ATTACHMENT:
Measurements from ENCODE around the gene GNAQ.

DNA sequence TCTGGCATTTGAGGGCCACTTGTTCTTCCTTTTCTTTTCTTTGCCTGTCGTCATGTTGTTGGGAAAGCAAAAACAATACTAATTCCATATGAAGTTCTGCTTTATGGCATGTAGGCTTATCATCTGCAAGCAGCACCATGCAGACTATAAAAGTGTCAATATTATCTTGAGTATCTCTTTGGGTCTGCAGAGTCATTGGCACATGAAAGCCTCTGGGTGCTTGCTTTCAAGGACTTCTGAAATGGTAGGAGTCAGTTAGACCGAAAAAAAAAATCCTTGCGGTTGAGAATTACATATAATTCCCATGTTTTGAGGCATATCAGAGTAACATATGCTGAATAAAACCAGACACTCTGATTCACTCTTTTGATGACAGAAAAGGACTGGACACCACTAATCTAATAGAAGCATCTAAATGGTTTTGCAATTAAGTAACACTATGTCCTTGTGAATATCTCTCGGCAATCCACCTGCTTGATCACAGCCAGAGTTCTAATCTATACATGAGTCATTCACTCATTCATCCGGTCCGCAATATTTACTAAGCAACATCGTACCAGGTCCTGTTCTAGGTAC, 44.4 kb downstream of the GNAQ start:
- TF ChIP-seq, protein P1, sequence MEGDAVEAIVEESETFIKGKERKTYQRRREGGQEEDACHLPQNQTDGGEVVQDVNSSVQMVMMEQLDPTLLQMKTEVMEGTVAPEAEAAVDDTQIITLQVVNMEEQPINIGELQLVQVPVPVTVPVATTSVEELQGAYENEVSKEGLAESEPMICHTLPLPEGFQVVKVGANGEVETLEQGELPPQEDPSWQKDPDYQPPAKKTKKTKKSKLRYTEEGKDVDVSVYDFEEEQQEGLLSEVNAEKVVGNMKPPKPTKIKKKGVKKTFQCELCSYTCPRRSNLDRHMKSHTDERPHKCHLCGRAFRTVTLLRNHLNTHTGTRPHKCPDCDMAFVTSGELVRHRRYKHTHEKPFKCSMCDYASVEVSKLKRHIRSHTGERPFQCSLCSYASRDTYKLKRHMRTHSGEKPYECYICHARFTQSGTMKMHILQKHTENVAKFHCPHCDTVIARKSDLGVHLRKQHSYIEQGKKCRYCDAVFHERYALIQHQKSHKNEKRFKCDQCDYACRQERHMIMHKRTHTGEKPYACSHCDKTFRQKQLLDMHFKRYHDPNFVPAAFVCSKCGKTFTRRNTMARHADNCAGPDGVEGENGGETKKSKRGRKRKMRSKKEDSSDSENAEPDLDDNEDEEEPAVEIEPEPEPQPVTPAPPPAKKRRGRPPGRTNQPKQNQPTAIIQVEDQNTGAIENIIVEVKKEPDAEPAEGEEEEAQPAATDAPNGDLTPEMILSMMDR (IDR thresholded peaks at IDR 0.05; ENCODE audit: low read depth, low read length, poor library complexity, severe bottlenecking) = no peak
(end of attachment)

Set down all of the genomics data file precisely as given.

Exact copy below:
Measurements from ENCODE around the gene GNAQ.

DNA sequence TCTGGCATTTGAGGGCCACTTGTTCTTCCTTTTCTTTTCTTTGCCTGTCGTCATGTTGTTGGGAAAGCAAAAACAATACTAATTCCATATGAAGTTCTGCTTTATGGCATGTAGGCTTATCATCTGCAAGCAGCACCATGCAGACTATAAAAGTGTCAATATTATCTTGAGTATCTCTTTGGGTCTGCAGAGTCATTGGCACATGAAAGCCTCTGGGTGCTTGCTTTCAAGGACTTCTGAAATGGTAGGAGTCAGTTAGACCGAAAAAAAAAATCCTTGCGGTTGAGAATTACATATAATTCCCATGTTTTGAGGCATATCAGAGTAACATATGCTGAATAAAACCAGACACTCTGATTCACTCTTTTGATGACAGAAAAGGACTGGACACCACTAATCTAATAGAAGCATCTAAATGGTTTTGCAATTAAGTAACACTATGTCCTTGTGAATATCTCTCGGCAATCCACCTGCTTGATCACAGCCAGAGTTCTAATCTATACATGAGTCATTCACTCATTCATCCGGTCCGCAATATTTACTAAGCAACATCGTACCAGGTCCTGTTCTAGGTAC, 44.4 kb downstream of the GNAQ start:
- TF ChIP-seq, protein P1, sequence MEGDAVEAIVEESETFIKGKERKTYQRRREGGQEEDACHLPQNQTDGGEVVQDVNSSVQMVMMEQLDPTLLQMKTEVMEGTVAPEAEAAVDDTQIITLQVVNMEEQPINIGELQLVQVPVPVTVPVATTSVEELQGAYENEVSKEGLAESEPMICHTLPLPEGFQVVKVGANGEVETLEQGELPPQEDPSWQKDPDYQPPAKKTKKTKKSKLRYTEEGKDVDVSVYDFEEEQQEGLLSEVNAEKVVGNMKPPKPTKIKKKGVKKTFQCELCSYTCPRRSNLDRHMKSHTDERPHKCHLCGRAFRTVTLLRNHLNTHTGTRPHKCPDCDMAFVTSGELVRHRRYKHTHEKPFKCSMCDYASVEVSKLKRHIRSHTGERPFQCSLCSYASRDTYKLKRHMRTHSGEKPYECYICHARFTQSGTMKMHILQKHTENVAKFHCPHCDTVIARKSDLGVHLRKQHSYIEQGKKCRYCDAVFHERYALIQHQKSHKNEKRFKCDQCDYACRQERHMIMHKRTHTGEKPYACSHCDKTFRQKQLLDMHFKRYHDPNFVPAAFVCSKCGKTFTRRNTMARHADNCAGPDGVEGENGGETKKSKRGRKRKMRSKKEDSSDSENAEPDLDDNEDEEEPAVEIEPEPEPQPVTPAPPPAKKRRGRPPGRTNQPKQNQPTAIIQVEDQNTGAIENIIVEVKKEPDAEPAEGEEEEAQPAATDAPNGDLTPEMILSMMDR (IDR thresholded peaks at IDR 0.05; ENCODE audit: low read depth, low read length, poor library complexity, severe bottlenecking) = no peak